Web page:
Church-unity advocate Michael Kinnamon, affirmed unanimously this month as the National Council of Churches’ next general secretary, does not expect that being the chief ecumenical voice for 35 communions will be a placid job over the next four years.
“Unity is not synonymous with agreement,” Kinnamon said to NCC general assembly delegates meeting November 8 in a New Jersey hotel outside New York City.
As a consequence of “being in Christ,” the Disciples of Christ minister continued, “we can fight like cats and dogs, and still sit at the same table. . . . Getting to know one another builds trust.”
Kinnamon, a longtime seminary professor, also said during an exchange with delegates that his vision for the NCC is that of “churches in life together”—not simply denominations taking cues from New York or Washington offices.
Kinnamon, 58, who will take office on January 1, succeeds Bob Edgar, who lifted the NCC out of a financial hole. Recently NCC leaders have made cuts in staffing and expenses in order to operate in the black and not dip into the NCC’s now-healthy reserve funds.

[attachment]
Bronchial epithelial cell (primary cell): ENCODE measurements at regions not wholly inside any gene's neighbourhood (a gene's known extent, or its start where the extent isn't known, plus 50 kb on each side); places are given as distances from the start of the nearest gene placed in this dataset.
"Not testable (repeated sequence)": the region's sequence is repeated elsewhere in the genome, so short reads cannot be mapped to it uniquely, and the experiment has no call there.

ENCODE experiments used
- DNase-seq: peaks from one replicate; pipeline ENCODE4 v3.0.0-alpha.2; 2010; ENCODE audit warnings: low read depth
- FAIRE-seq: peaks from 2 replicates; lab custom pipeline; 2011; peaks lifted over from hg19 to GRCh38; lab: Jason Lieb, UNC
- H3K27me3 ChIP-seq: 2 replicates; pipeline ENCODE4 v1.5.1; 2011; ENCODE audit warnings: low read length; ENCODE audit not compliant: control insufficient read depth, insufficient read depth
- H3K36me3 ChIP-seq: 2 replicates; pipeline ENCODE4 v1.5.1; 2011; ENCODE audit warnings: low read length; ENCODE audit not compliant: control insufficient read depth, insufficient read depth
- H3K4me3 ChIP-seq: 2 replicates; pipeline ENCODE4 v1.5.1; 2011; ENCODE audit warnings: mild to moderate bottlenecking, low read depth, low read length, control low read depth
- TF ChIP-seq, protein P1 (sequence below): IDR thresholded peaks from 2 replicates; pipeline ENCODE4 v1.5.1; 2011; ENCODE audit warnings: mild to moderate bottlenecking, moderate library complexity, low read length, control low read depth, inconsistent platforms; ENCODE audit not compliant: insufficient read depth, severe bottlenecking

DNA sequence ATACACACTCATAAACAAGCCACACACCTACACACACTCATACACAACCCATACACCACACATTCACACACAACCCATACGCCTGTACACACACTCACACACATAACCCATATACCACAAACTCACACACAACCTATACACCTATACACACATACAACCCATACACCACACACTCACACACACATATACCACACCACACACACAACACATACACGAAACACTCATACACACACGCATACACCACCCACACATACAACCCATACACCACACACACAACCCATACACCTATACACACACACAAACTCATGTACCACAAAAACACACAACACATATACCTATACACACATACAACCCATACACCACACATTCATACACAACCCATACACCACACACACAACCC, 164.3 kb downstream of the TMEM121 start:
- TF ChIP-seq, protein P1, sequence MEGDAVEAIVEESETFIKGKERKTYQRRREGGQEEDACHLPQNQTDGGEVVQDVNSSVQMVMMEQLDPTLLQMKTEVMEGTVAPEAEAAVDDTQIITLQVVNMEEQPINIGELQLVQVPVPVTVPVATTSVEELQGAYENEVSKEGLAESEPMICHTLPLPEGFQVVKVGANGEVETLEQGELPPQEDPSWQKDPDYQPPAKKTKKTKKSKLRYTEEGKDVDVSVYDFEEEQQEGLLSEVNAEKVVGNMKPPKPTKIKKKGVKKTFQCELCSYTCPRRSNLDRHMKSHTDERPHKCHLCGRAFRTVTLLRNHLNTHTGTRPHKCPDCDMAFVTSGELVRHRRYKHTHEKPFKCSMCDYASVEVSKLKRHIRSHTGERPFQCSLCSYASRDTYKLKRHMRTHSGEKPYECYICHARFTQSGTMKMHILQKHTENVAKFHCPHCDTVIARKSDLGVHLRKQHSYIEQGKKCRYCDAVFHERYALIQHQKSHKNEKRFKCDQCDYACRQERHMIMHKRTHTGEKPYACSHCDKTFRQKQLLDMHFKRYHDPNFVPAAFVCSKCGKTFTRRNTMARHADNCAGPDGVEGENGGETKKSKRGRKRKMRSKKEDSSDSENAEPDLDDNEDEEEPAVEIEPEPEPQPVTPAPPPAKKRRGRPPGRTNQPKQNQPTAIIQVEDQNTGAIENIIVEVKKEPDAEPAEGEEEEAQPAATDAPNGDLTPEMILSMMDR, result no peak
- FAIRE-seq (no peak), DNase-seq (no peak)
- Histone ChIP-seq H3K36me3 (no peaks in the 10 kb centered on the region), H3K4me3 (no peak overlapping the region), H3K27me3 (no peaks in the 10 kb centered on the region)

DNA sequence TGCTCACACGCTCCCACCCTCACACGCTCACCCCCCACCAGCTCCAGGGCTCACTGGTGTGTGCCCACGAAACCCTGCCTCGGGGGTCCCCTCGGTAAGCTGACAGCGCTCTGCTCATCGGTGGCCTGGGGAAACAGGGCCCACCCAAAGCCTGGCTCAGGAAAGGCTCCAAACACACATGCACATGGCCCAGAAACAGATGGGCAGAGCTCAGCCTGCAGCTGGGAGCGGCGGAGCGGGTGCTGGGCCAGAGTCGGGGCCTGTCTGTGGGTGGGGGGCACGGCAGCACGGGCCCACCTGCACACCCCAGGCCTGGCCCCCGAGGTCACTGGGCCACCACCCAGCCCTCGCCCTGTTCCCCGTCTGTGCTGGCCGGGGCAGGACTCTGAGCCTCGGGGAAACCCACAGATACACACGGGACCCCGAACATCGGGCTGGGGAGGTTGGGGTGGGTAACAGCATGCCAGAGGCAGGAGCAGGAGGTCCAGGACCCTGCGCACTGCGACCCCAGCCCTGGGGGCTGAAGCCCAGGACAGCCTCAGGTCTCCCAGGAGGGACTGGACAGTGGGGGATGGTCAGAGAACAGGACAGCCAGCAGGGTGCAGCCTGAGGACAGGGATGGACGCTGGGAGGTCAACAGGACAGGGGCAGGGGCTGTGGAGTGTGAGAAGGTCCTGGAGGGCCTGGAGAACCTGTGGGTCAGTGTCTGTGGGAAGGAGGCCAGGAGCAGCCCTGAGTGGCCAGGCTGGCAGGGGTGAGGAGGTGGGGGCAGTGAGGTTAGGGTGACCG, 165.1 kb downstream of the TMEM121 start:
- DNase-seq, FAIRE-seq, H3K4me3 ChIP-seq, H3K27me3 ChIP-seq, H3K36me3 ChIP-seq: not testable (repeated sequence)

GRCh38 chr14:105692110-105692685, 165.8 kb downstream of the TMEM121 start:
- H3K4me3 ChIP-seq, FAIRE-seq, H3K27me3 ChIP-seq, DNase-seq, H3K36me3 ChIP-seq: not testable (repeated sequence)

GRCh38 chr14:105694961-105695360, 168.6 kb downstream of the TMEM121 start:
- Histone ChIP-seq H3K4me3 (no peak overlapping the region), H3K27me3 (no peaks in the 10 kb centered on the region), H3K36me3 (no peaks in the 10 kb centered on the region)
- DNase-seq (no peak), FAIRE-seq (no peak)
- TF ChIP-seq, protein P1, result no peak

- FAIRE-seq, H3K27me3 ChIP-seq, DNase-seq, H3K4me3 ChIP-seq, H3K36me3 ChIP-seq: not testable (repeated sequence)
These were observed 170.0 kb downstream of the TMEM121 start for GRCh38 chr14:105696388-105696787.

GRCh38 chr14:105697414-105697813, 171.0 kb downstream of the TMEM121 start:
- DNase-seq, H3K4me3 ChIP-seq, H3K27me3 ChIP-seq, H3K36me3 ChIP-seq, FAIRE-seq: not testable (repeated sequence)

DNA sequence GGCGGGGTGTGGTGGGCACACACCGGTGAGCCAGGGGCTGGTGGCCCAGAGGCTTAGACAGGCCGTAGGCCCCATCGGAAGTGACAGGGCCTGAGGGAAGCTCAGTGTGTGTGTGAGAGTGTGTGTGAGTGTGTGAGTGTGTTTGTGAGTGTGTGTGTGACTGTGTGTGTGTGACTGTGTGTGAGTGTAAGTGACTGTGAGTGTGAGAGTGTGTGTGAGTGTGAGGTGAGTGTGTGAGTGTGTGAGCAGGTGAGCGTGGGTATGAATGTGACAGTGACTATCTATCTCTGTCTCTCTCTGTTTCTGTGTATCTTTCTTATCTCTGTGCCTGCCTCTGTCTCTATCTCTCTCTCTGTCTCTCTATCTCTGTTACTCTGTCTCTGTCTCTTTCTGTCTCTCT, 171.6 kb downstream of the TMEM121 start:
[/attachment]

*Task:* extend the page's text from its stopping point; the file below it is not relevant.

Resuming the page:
Asked whether the council will partner with churches on race and immigration issues, Kinnamon noted that a working group on racial justice did not exist when he became chair four years ago of the NCC’s new Justice and Advocacy Commission. “I accept my failure to make that work as effectively as possible,” he said, promising to revitalize the council’s historic stand on racial justice. “This is a gospel-grounded community that knows that racism and sexism are a denial of God in one another.”
Kinnamon was installed November 8 in a ceremony at Manhattan’s St. Varten’s Armenian Orthodox Cathedral along with the new NCC president, Archbishop Vicken Aykazian, ecumenical officer for the Diocese of the Armenian Orthodox Church of America. Aykazian succeeds Michael Livingston in the two-year post.
Assembly delegates at the annual meeting passed by voice vote, with six abstentions, a resolution urging the House of Representatives to approve a resolution recognizing the slaughter of Armenians in 1915 as a genocide. The House leadership decided this fall not to bring the resolution to a vote because of objections from the Bush administration, which said it would harm sensitive relations with Turkey.